A bivector is an oriented area element. It is descriped by the area and the orientation of the plane. Many different vectors can be used to define the same oriented area in the same plane. So the form of a bivector must not be that of a trapezium that is spanned by the two vectors. The same bivector can have many different forms, but must have the same area value and the same orientation.

The outer product is anticommutative. When the order of the vectors a and b is exchanged the sign changes to the opposit value:

Also the orientation of the plane defined by the two vectors changes to the opposite direction, if the two vectors building a bivector are exchanged:

 a∧b =- b∧a

If the two orthogonal unit vectors e1 and e2 lay in the same plane as the vectors a = a1e1 + a2e2; and b = b1e1 + b2e2; the outerproduct can be evaluated by the following equations:

The orthogonal unit vectors of the plane e1 and e2 define the unit bivector e1e2 of the plane. The unit bivector e1e2 is a new base element of the plane. The determinate defines the area of the bivector. Through the evaluation of the determinante the area is defined. The same area value and the same orientation can be constructed in many different ways. So the form of a bivector is not unique.

#### Trivector

A trivector is an oriented volume.

=

#### n-vector

A n-Vector is an oriented n-dimensional volume.

### Geometric Product

Geometric algebra introduces a new product called the geometric product. The geometric product of two vectors a and b is written ab.

The geometric product of two vectors is the sum of the scalar product and the outer product (bivector) of the vectors a and b.

The geometric product is invertiable. It is possible to divide by a vector. With the geometric product, geometric algebra is a division algebra. The dimension of the vector is not limited. Geometric algebra is a division algebra in arbitrary dimension.

## Multivector

The elements introduced above: scalar s, vector v, bivector B, trivector T ... n-vector Nn, can be combined to form a new kind of entity called a multivector M.

Each element of a multivector has an associated grade. The grade indicates the number of vector factors of the outer product, in a non-zero component. The scalar elements have grade-0, the vectors grade-1, the bivectors grade-2, the trivectors grade-3, and so on. The grade is the dimension of the hyperplane it specifies. The term grade should be used instead of dimension because the name dimension is used for the size of the linear space .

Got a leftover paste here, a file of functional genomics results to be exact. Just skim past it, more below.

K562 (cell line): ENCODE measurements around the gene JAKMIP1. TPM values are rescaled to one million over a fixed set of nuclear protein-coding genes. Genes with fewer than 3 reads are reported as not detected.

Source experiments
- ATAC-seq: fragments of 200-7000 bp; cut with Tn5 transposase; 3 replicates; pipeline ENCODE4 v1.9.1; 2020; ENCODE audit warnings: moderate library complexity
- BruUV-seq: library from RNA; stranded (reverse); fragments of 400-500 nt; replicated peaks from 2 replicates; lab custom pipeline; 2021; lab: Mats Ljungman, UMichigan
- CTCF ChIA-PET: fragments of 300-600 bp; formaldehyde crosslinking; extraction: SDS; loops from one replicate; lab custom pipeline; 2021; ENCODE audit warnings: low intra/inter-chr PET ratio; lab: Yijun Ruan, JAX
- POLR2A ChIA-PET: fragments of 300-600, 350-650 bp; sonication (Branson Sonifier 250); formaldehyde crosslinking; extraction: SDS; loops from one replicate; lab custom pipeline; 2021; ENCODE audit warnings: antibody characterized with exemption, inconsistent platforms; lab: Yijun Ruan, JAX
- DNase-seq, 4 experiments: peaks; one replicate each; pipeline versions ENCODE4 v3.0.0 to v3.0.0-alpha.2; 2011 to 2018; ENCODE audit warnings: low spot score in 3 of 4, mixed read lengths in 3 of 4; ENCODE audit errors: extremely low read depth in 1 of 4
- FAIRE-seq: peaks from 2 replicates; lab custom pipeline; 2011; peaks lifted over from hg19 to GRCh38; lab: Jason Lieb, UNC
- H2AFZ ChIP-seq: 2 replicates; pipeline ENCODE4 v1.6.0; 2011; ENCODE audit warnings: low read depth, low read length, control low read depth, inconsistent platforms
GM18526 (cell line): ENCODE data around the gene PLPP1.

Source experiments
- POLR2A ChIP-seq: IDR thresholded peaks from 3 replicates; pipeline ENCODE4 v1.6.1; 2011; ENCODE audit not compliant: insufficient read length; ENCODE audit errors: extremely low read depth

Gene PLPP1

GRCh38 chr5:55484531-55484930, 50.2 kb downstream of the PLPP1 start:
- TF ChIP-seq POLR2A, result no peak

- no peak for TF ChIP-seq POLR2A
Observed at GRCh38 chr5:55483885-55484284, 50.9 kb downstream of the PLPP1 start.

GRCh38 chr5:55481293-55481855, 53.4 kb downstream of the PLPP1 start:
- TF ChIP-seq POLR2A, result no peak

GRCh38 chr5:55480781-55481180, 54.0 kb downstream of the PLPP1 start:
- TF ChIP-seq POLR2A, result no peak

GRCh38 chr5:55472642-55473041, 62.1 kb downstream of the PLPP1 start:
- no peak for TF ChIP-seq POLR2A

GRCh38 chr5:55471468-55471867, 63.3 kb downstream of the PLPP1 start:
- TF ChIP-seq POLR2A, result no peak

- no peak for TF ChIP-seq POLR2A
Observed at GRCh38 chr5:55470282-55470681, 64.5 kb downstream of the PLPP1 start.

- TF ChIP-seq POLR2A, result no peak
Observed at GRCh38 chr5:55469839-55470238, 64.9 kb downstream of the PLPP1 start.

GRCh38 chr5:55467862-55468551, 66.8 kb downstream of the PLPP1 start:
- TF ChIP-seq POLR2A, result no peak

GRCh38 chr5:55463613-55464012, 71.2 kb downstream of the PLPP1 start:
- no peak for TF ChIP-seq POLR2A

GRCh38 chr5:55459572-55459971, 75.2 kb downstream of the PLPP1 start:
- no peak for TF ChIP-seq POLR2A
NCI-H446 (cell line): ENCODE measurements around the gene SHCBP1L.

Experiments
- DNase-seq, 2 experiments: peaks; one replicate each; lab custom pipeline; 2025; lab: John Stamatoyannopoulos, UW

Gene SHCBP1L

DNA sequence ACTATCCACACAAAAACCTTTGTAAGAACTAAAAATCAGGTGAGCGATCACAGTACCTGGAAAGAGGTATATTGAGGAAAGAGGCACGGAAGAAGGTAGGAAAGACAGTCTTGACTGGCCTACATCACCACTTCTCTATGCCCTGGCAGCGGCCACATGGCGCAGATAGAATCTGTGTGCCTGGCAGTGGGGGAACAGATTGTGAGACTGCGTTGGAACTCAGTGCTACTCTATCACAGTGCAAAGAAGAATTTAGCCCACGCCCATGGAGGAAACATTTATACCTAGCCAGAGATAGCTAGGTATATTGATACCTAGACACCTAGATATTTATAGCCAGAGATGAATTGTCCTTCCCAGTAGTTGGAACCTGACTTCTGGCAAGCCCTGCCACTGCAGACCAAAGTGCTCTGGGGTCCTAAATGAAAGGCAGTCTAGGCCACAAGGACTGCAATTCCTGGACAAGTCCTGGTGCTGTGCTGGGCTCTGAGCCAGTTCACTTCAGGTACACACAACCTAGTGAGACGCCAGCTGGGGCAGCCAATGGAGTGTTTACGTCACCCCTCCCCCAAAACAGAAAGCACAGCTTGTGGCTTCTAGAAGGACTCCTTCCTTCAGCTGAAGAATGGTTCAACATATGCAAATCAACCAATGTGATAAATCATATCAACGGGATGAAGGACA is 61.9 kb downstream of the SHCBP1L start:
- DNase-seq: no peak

The maximum grade is the dimension-n of the building vector space .

### Example Multivectorspace

The Multivectorspace is build with vectors from

A multivector is build from a scalar, three vectors, three bivectors and one trivector.

The base vectors take the following form:

A multivector decomposed in its base elements looks as follows:

M = s + v1e1 + v2e2 + v3e3 + b1(e1e2) + b2(e2e3) + b3(e3e1) + t(e1e2e3)

### Multivector Components

The can be described abstract as the direct sum of the building subspaces:

## Canonic Base System

The canonic base of the space are the base vectors .

The canonic base are ortogonal unit vectors. Among them the following basic algebraic relationship exists:

A vector has the following decomposition in base vectors ei.

### Basic laws for the calculus with unit vectors

Inner product of a unit vector ei is one:

Outer product of a unit vector ei is zero.

The outer product of a vector with one leaves the vector unchanged

The outer product of two different base vectors is a new canonic base element, a unit bivector:

### Anticommutativity

For the outer product of two canonic base vectors we have the relation:

### The Geometric Product of Canonic Vectors

Geometric product of a unit vector with himself (parallel unit vectors).

Geometric product of orthogonal unit vectors will be a bivector.

### Squaring a Bivector will lead to the Imaginäry Number i

With the help of these properties we get the result when squaring a bivector build by two orthogonal unit vectors ( the indices i and j are not equal):

A pair of orthogonal unit vectors are the pseudoscalars of the plane they span. The pseodoscalare of a plane can be used as imaginery unit.

On the right side of the equation is the imagninery unit i not the index variable i. All unit pseudoscalars I(2) can be used as imaginary units in Complex Number theory. Not the other way around. Imaginary units always communicate in geometric algebra products, because they are handled as scalar. But pseudoscalars do not!

Further I will often use different short forms for the outer products:

### The Unit Pseudoscalar I(n)

The product of the n orthogonal unit base vectors of a n-dimensional vector space is called the unit pseudoscalar I.

It is the base element of the highest grade element of a multivector. The dimension of the vector space maybe indicated as indices I(n).